LONDON – The Circular Economy Club (CEC) has announced it will celebrate its global “Circular Cities Week” event from October 28th to November 3rd, 2019. The goal of the event: push, with a united voice, for the design and implementation of circular economy strategies in cities worldwide. This effort coincides with the United Nations World Cities Day on October 31st.


About the Circular Economy Club (CEC)

The CEC, a finalist for the 2018 United Nations Sustainable Development Goals (SDG) Action Awards, is a non-profit international network uniting over 3,800 circular economy professionals and organisations from 110-plus countries. The organisation is headquartered in London, run voluntarily, open to all and free to join.


“Circular Cities Week” is slated to be an annual, decentralised global event. During the week, CEC City Organisers in more than 100 cities will organise workshops – with tools provided by the CEC – to identify opportunities and next steps to encourage the implementation of the circular economy in their cities. The process will bring in stakeholders from city governments, private and non-profit sectors, as well as academia.


What is a Circular City

City populations are growing worldwide. According to WEF, by 2050 around 70% of the global population will live in cities. However, urban ecosystems are suffering the consequences and impacts of a linear economy, where we take-make-waste materials that damage our ecosystems and generate economic losses. Under the linear system, around 75% of natural resources are consumed in cities, which produce over 50% of the waste generated globally and emit over 60% of the greenhouse emissions (UNEP, 2013). The circular economy provides the world with an opportunity to rethink how we design our economic system, and how we produce and dispose of products so as to ensure the long-term well-being of all species and our urban populations.

A circular economy is an economic system aimed at minimising waste and making the most of resources. In a circular system resource input and waste, emissions, and energy leakage are minimised by slowing, closing, and narrowing energy and material loops; this can be achieved through long-lasting design, maintenance, repair, reuse, remanufacturing, refurbishing, and recycling.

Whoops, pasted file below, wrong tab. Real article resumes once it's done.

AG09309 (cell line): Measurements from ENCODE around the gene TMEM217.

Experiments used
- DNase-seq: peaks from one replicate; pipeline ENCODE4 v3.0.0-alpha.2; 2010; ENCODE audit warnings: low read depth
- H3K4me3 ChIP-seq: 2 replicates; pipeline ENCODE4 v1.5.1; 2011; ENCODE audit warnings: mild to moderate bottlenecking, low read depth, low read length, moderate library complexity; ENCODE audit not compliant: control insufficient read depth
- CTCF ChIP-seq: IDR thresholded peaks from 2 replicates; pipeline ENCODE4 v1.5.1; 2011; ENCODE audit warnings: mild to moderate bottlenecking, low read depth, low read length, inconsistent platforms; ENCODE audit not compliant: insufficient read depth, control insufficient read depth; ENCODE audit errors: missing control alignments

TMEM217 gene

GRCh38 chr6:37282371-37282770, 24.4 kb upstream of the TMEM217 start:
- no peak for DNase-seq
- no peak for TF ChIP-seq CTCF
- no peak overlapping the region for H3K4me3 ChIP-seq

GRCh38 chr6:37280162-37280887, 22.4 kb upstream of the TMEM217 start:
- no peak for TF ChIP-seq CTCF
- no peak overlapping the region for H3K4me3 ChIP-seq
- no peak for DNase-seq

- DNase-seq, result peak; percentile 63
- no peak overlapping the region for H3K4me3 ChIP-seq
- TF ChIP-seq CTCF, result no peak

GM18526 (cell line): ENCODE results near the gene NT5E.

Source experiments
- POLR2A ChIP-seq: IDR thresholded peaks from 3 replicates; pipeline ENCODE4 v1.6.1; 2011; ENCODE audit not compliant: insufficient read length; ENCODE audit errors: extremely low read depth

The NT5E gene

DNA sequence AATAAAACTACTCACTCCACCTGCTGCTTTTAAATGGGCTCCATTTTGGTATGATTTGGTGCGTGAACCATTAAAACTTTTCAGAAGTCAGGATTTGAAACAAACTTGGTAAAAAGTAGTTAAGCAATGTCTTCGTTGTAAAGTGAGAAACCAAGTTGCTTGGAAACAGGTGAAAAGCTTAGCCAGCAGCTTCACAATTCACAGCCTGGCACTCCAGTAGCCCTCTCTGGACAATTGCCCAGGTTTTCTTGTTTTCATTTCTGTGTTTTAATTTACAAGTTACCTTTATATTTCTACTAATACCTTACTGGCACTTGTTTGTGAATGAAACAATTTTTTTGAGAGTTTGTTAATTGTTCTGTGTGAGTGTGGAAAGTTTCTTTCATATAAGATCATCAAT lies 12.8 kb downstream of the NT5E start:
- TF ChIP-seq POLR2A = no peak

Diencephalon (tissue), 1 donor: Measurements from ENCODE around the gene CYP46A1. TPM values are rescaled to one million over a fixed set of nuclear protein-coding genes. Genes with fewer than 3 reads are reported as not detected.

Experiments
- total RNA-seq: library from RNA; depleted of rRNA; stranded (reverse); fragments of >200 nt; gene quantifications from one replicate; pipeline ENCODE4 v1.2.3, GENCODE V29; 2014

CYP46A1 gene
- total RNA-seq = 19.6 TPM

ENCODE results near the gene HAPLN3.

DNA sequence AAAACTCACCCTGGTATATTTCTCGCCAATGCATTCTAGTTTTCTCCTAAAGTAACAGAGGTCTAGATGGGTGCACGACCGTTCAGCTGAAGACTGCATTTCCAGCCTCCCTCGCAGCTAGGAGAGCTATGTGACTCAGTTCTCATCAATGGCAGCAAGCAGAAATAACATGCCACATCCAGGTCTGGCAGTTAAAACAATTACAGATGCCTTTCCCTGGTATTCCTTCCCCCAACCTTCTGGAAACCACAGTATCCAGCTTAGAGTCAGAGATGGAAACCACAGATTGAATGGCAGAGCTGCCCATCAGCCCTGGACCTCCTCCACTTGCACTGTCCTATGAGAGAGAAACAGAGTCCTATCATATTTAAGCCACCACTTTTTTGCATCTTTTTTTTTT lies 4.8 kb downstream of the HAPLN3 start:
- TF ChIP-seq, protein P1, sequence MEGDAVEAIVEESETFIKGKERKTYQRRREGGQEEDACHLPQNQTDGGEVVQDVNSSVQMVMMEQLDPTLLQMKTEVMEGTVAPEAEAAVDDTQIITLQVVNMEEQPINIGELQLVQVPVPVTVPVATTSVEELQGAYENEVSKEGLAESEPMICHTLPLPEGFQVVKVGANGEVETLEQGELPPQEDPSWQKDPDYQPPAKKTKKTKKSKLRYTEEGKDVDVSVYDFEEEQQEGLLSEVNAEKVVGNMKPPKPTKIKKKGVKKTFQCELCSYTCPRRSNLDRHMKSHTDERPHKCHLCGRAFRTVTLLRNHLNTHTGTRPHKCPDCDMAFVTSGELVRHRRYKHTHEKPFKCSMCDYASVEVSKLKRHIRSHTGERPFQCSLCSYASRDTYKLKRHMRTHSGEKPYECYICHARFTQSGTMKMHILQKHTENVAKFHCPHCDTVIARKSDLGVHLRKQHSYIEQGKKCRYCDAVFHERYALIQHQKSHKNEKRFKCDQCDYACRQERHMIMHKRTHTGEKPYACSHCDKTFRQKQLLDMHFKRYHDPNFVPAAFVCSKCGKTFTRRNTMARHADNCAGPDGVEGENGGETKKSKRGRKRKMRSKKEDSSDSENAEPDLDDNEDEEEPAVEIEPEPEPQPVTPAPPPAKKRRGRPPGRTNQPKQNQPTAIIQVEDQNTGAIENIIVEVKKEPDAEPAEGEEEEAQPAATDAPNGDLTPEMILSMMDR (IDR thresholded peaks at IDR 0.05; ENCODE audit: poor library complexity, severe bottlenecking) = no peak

Cities are major engines for employment and growth and therefore have a responsibility towards driving the circular economy transition. City leaders worldwide can find support for achieving their climate goals in an economic model that provides the opportunity to create sustainable cities that grow economically through unlocking savings and new circular business models whilst generating value out of waste. Circular strategies include circular design, maintenance, repair, reuse, remanufacturing and recycling. 

At a city-level, a circular economy approach includes urban mining, through which all sorts of materials can be recollected and incorporated into the production system. Moreover, the fact that citizens and organisations are close in distance facilitates the logistics needed to recover materials after their use. 


Goal of the Circular Cities Week

The condensed timeframe of “Circular Cities Week” encourages a sense of urgency and purpose designed to help stakeholders identify opportunities, challenges and next steps for supporting the development of circularity at the city government level. The objectives of the week are twofold:

  • Convince and support city governments in publishing a local circular economy strategy plan with clear goals for their city
  • Create an open-source report of challenges, opportunities and next steps for all the participating cities

“We hope CEC ‘Circular Cities Week’ empowers circularity supporters with tools to lead circularity efforts in their region,” said Anna Tari, CEC founder. 


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